pebbled leather care kit

Your care kit contains:

  • Microfibre Cloth
  • Leather Cleaner
  • Leather Conditioner
  • Beeswax based Polish in appropriate color

 

 Cordovan Leather

 

This equine leather is the first choice for most classic bespoke footwear because of its’ high quality and limited supply. It is highly unlikely that you would find shoes made from Cordovan leather in ready-to-wear stores. The biggest mistake you can make is to apply too much wax or conditioner to your shoes which would dull the natural patina and change the color and luster of your shoes. Using the wrong product does not help either. Protect the look of your investment shoes by buying a great quality branded product. Never clean using saddle soap or chemical cleaners. Light brushing and buffing work well to keep it in good nick.

cordovan shoe care kit

Your care kit contains:

  • Soft Horsehair Brush
  • Renovator Cream
  • Mink-Oil Based Wax Polish
  • Microfibre Cloth

 

 Calfskin Leather

 

Usually finished with a high shine, frequent maintenance of this type of leather will ensure a long lifespan of your shoes. After sealing it with a wax polish, you might want to buff it to a high shine again with some elbow grease. Simply dipping your polishing cloth into a bit of polish and then immediately into some warm water- not enough to soak, just enough to get a drop or two onto your polish. Work this into the shoe in small tight concentric circles until it starts shining.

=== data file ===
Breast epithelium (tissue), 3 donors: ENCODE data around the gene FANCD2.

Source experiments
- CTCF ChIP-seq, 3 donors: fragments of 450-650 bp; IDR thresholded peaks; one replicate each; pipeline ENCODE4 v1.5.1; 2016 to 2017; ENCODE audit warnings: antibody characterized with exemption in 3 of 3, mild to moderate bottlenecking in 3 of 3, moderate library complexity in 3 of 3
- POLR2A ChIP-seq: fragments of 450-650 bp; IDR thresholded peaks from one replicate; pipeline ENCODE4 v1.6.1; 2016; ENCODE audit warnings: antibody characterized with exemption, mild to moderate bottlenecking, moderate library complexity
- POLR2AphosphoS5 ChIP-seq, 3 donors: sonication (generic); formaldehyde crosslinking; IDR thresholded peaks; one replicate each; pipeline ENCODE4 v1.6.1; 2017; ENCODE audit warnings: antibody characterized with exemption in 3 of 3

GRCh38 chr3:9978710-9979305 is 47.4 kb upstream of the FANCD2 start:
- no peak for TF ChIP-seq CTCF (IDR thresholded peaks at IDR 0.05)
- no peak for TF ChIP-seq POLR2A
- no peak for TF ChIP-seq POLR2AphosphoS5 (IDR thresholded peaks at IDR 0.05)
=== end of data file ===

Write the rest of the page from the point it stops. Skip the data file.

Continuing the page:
Calfskin Shoe Care Kit

Your care kit contains:

  • Horsehair Brush
  • Leather Conditioner
  • Beeswax Polish
  • Microfibre Cloth

 

Patent Leather

 

Patent leather shoes

Scuff and scratches show up really easily on this type of leather. A little dab of petroleum jelly worked into the scuffs will smooth it out somewhat. If it’s the heel bit of your pumps, then using a bit of clear nail polish will help to protect the heels from being scuffed unnecessarily.

 

Patent leather care kit

Your care kit contains:

  • Chamois Cloth
  • Patent Leather Cleaner
  • Patent Leather Finishing Spray

 

Trust us, the long term benefits of investing in a good care kit outweighs any agony you might experience in putting one together at first. Good shoe care, harkening back to days gone by, is a great way to extend the life of your shoes. After all, you’ve spent good money on them, allow them the chance to serve you for a really long time. 

Now that you know how to care for your dress shoes, here's how to make them more comfortable.